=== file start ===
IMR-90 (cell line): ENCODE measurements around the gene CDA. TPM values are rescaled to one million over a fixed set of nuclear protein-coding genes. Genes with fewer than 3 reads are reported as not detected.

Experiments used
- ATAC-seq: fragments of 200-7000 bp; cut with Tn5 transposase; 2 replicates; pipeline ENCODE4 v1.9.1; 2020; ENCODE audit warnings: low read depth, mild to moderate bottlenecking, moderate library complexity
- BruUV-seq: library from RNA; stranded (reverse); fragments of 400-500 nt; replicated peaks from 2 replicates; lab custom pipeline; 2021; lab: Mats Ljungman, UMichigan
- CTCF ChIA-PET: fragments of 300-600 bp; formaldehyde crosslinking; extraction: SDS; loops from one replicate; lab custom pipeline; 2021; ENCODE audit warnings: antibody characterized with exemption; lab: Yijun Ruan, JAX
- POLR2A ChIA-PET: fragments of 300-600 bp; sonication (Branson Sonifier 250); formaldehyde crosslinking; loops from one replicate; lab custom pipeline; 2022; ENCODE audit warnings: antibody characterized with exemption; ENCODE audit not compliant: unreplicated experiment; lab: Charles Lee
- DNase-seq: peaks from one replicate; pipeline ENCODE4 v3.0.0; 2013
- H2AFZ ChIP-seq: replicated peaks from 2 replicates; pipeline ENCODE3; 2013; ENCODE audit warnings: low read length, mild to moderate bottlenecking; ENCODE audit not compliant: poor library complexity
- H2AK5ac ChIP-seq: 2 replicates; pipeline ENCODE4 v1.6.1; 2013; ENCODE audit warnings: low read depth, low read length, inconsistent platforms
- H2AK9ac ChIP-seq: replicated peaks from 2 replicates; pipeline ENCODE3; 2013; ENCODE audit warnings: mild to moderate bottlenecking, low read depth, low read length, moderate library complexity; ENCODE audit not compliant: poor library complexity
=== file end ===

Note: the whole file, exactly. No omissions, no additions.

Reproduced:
IMR-90 (cell line): ENCODE measurements around the gene CDA. TPM values are rescaled to one million over a fixed set of nuclear protein-coding genes. Genes with fewer than 3 reads are reported as not detected.

Experiments used
- ATAC-seq: fragments of 200-7000 bp; cut with Tn5 transposase; 2 replicates; pipeline ENCODE4 v1.9.1; 2020; ENCODE audit warnings: low read depth, mild to moderate bottlenecking, moderate library complexity
- BruUV-seq: library from RNA; stranded (reverse); fragments of 400-500 nt; replicated peaks from 2 replicates; lab custom pipeline; 2021; lab: Mats Ljungman, UMichigan
- CTCF ChIA-PET: fragments of 300-600 bp; formaldehyde crosslinking; extraction: SDS; loops from one replicate; lab custom pipeline; 2021; ENCODE audit warnings: antibody characterized with exemption; lab: Yijun Ruan, JAX
- POLR2A ChIA-PET: fragments of 300-600 bp; sonication (Branson Sonifier 250); formaldehyde crosslinking; loops from one replicate; lab custom pipeline; 2022; ENCODE audit warnings: antibody characterized with exemption; ENCODE audit not compliant: unreplicated experiment; lab: Charles Lee
- DNase-seq: peaks from one replicate; pipeline ENCODE4 v3.0.0; 2013
- H2AFZ ChIP-seq: replicated peaks from 2 replicates; pipeline ENCODE3; 2013; ENCODE audit warnings: low read length, mild to moderate bottlenecking; ENCODE audit not compliant: poor library complexity
- H2AK5ac ChIP-seq: 2 replicates; pipeline ENCODE4 v1.6.1; 2013; ENCODE audit warnings: low read depth, low read length, inconsistent platforms
- H2AK9ac ChIP-seq: replicated peaks from 2 replicates; pipeline ENCODE3; 2013; ENCODE audit warnings: mild to moderate bottlenecking, low read depth, low read length, moderate library complexity; ENCODE audit not compliant: poor library complexity